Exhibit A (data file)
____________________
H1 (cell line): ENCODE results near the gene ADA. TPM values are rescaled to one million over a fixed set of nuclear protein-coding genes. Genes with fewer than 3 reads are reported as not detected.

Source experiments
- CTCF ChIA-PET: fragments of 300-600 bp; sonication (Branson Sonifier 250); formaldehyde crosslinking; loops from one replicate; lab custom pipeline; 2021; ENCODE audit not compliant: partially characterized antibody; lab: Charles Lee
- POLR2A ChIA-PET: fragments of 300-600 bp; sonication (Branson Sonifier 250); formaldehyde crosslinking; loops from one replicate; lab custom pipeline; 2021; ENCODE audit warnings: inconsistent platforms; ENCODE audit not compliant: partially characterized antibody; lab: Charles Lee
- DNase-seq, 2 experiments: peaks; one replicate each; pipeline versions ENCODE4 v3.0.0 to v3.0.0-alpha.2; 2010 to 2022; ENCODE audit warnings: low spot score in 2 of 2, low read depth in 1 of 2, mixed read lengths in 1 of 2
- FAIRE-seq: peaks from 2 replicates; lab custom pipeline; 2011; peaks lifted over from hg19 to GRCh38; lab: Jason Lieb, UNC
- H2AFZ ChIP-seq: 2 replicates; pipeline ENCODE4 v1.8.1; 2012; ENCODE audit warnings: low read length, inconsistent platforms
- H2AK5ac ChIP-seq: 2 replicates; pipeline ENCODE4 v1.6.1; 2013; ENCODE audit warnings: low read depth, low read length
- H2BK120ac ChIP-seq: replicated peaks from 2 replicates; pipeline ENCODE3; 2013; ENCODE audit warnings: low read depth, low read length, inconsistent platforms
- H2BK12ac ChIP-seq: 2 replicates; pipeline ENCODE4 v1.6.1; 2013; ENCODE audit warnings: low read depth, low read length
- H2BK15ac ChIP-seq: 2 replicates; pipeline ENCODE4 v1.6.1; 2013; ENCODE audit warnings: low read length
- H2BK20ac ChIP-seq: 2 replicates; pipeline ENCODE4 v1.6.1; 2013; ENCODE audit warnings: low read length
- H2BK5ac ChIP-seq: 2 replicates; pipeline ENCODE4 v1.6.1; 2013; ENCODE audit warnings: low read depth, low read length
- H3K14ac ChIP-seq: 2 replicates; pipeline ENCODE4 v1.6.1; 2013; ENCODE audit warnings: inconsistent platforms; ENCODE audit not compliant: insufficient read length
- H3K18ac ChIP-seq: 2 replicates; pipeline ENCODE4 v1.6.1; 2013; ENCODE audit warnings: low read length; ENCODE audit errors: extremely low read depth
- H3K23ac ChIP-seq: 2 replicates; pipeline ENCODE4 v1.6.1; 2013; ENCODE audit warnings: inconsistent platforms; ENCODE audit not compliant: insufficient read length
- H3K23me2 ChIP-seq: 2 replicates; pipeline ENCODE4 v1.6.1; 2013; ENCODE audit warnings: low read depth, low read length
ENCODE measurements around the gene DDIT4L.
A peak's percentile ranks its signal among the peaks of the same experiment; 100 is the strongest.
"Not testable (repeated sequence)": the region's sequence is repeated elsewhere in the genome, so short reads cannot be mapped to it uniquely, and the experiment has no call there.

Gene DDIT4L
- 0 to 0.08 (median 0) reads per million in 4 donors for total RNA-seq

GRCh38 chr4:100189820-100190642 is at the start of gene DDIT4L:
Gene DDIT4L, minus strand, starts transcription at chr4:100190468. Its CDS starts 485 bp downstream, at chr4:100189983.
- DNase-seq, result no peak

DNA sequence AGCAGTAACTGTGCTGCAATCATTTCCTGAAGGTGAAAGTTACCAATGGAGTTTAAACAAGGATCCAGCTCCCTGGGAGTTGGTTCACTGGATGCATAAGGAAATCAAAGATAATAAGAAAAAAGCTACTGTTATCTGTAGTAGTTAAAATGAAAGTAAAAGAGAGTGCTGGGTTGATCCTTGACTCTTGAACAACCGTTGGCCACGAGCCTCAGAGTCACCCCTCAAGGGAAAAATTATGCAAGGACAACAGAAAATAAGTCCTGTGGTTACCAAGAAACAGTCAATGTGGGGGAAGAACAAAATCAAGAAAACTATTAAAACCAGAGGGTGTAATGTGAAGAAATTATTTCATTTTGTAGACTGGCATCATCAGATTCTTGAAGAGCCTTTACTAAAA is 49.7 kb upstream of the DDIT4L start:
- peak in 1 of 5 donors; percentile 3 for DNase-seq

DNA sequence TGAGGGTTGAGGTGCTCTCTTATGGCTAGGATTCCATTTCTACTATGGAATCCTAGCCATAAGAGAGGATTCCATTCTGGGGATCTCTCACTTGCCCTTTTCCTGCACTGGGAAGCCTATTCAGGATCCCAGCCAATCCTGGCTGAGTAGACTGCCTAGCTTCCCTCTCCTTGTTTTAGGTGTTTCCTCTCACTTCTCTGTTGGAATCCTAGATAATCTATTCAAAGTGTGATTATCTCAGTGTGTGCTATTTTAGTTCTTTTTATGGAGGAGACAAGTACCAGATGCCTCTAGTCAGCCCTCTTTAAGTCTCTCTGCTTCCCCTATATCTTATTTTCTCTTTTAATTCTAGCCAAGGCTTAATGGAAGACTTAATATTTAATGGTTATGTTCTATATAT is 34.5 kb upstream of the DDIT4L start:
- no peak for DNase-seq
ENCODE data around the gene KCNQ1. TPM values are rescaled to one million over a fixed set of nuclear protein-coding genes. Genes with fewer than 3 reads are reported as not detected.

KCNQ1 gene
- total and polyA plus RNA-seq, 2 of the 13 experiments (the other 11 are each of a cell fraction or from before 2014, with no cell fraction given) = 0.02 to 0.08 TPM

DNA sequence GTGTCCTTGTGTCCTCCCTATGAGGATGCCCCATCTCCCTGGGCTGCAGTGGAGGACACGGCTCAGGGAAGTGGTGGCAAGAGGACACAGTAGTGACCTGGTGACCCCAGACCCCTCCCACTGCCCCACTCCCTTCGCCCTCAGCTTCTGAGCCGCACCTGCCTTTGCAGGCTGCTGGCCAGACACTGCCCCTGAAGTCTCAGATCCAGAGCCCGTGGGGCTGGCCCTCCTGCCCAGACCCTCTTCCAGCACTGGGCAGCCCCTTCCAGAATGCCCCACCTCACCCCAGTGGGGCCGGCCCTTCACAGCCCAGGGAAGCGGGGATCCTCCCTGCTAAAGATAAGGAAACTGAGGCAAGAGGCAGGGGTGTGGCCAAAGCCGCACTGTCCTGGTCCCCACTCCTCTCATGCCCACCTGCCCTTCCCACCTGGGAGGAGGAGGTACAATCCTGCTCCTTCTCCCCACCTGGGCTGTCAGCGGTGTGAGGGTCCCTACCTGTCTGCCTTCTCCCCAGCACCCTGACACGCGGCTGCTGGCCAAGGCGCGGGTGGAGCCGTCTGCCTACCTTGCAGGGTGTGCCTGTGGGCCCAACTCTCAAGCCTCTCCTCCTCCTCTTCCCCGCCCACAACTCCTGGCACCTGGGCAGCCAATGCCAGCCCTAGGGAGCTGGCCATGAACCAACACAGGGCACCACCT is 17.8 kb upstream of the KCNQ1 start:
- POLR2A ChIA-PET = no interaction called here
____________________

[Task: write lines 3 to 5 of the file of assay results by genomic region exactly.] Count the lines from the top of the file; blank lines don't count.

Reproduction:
- CTCF ChIA-PET: fragments of 300-600 bp; sonication (Branson Sonifier 250); formaldehyde crosslinking; loops from one replicate; lab custom pipeline; 2021; ENCODE audit not compliant: partially characterized antibody; lab: Charles Lee
- POLR2A ChIA-PET: fragments of 300-600 bp; sonication (Branson Sonifier 250); formaldehyde crosslinking; loops from one replicate; lab custom pipeline; 2021; ENCODE audit warnings: inconsistent platforms; ENCODE audit not compliant: partially characterized antibody; lab: Charles Lee
- DNase-seq, 2 experiments: peaks; one replicate each; pipeline versions ENCODE4 v3.0.0 to v3.0.0-alpha.2; 2010 to 2022; ENCODE audit warnings: low spot score in 2 of 2, low read depth in 1 of 2, mixed read lengths in 1 of 2